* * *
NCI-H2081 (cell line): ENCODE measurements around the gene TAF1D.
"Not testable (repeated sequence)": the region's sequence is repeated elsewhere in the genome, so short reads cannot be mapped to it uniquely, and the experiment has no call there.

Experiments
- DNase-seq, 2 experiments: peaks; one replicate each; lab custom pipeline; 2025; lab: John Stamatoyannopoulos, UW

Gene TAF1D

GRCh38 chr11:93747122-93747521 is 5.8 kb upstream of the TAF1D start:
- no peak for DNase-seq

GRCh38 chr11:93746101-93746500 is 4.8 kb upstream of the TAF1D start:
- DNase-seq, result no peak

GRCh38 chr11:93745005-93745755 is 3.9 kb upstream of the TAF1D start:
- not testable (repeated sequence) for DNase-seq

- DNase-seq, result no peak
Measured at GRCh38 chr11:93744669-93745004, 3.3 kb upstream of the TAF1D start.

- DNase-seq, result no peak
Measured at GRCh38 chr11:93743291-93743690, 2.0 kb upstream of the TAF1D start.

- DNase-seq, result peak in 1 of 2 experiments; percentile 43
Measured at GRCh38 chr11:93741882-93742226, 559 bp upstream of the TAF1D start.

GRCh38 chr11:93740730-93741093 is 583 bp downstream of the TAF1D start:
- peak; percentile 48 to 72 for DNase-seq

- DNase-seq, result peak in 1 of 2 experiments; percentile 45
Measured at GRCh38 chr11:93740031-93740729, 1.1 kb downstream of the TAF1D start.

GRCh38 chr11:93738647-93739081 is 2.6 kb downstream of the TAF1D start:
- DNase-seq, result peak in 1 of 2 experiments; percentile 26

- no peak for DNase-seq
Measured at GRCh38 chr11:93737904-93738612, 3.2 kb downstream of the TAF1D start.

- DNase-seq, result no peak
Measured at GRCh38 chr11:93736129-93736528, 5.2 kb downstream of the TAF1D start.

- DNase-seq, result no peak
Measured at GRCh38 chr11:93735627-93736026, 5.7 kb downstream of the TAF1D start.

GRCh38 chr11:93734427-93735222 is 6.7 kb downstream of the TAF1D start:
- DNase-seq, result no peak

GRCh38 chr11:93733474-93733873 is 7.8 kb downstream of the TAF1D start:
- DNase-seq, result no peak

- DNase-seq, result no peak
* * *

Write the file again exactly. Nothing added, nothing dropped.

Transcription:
NCI-H2081 (cell line): ENCODE measurements around the gene TAF1D.
"Not testable (repeated sequence)": the region's sequence is repeated elsewhere in the genome, so short reads cannot be mapped to it uniquely, and the experiment has no call there.

Experiments
- DNase-seq, 2 experiments: peaks; one replicate each; lab custom pipeline; 2025; lab: John Stamatoyannopoulos, UW

Gene TAF1D

GRCh38 chr11:93747122-93747521 is 5.8 kb upstream of the TAF1D start:
- no peak for DNase-seq

GRCh38 chr11:93746101-93746500 is 4.8 kb upstream of the TAF1D start:
- DNase-seq, result no peak

GRCh38 chr11:93745005-93745755 is 3.9 kb upstream of the TAF1D start:
- not testable (repeated sequence) for DNase-seq

- DNase-seq, result no peak
Measured at GRCh38 chr11:93744669-93745004, 3.3 kb upstream of the TAF1D start.

- DNase-seq, result no peak
Measured at GRCh38 chr11:93743291-93743690, 2.0 kb upstream of the TAF1D start.

- DNase-seq, result peak in 1 of 2 experiments; percentile 43
Measured at GRCh38 chr11:93741882-93742226, 559 bp upstream of the TAF1D start.

GRCh38 chr11:93740730-93741093 is 583 bp downstream of the TAF1D start:
- peak; percentile 48 to 72 for DNase-seq

- DNase-seq, result peak in 1 of 2 experiments; percentile 45
Measured at GRCh38 chr11:93740031-93740729, 1.1 kb downstream of the TAF1D start.

GRCh38 chr11:93738647-93739081 is 2.6 kb downstream of the TAF1D start:
- DNase-seq, result peak in 1 of 2 experiments; percentile 26

- no peak for DNase-seq
Measured at GRCh38 chr11:93737904-93738612, 3.2 kb downstream of the TAF1D start.

- DNase-seq, result no peak
Measured at GRCh38 chr11:93736129-93736528, 5.2 kb downstream of the TAF1D start.

- DNase-seq, result no peak
Measured at GRCh38 chr11:93735627-93736026, 5.7 kb downstream of the TAF1D start.

GRCh38 chr11:93734427-93735222 is 6.7 kb downstream of the TAF1D start:
- DNase-seq, result no peak

GRCh38 chr11:93733474-93733873 is 7.8 kb downstream of the TAF1D start:
- DNase-seq, result no peak

- DNase-seq, result no peak